Innovation in the Workplace, Part 1: Getting to Know You

There’s an author in Chicago I work with who often says how innovation is much like the weather: It is often talked about but rarely understood. Innovation has too long been thought about as some kind of mysterious process that only highly creative people experience on rare occasions. But what if innovation is like any other skill, such as riding a bike. If it is, then it can be learned and mastered just like any other discipline. If it’s like riding a bike, then once it’s learned, you won’t have to worry about ever forgetting it.

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Think of innovation as a response to change. If you can recognize change and then find a way to respond to it that solves a problem or challenge, you’ve engaged in innovation. Children are especially good at this because they don’t have a lot of preconceived notions about what will work and what won’t when they are facing a changing environment. They’re also good at it because they ask lots of questions rather than trying to give answers. What happens as we grow older is that formal education tends to take the wind out of our ability to innovate. Instead of fostering curiosity and inquiry, much of our formal education focuses providing the right answers to the questions asked by teachers. As a result, we become adults who lack the skills needed to be innovative.

In a sense, there’s nothing more natural than innovation if you think of it as adapting to change. It’s the only way we’ve managed to survive as a species for this long. What do people need in order to be innovative? They need curiosity, the ability to ask great questions, space for experimenting (using the scientific method), a safe environment in which to fail, time to reflect, opportunities to exercise their imaginations, and room for collaborative relationships. Perhaps above all, innovation has to be seen as fun and a form of playfulness. Some of the best innovations came about from people just “playing” with ideas about which they were passionate.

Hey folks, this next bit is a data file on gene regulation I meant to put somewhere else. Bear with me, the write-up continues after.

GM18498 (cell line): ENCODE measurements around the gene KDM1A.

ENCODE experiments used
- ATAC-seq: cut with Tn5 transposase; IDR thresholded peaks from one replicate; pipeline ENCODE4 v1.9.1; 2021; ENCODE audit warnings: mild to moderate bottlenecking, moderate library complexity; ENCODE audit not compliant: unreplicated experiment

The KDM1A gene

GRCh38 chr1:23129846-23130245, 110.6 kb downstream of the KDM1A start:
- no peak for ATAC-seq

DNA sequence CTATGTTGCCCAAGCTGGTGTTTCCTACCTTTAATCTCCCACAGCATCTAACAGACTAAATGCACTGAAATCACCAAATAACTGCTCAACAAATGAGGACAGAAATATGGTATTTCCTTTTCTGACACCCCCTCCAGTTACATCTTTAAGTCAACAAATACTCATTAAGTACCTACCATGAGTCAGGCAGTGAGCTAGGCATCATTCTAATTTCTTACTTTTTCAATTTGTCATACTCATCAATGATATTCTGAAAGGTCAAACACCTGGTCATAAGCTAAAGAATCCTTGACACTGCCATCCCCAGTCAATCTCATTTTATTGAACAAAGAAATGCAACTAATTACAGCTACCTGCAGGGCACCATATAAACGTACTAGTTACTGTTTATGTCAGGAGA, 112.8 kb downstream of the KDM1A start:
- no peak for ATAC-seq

One of the most important things everyone needs to know about themselves in their attempts to be innovative is how they learn. Most people will fall primarily into one of the following seven learner types:

  1. Spatial/Visual– Learning primarily through spatial understanding, such as pictures and images.
  2. Auditory/Aural– Learning primarily through music and sound.
  3. Linguistic/Verbal– Learning primarily through reading, writing or listening to words.
  4. Kinesthetic/Physical–Learning primarily through a sense of touch.
  5. Mathematical/Logical–Learning primarily through reasoning and logic.
  6. Interpersonal/Social–Learning primarily through interactions in groups.
  7. Intrapersonal/Solitary–Learning primarily through self-study.

And of course there are plenty of people who learn through more than one style. One of the best things you can do to foster innovation in the workplace is to have employees take a learning style assessment so that each one understands their primary form of learning. This can also be useful information when forming project and other teams – your teams will be more productive with a diversity in learning styles among its members, that is as long as everyone understands the differences and respects them!

How have other organizations and companies attempted to foster innovation among their employees? Here are just a few examples to get you thinking from one of the most innovative companies on the planet – Google:

Google Cafés: Eating at Google has been made easy (and delicious) and designed in a way to purposefully bring together people from different teams to spark ideas and conversations.

Direct Email: Any Google employee can directly email any company leader to get a conversation going and discuss an idea.

20% Projects: Google engineers are encouraged to spend 20% of their time on projects that personally interest them.

Google Moderator: In any company tech talk or large-scale meeting, anyone can submit a question or pose an idea and people then vote them up or down the pipeline so that the ones people are most interested in get dealt with. This was itself a “20% project.”

And there’s plenty more just from this one company. What will you do to foster more innovation in your workplace?

December 9, 2015   Updated :November 16, 2016   Google, innovation, learning styles   

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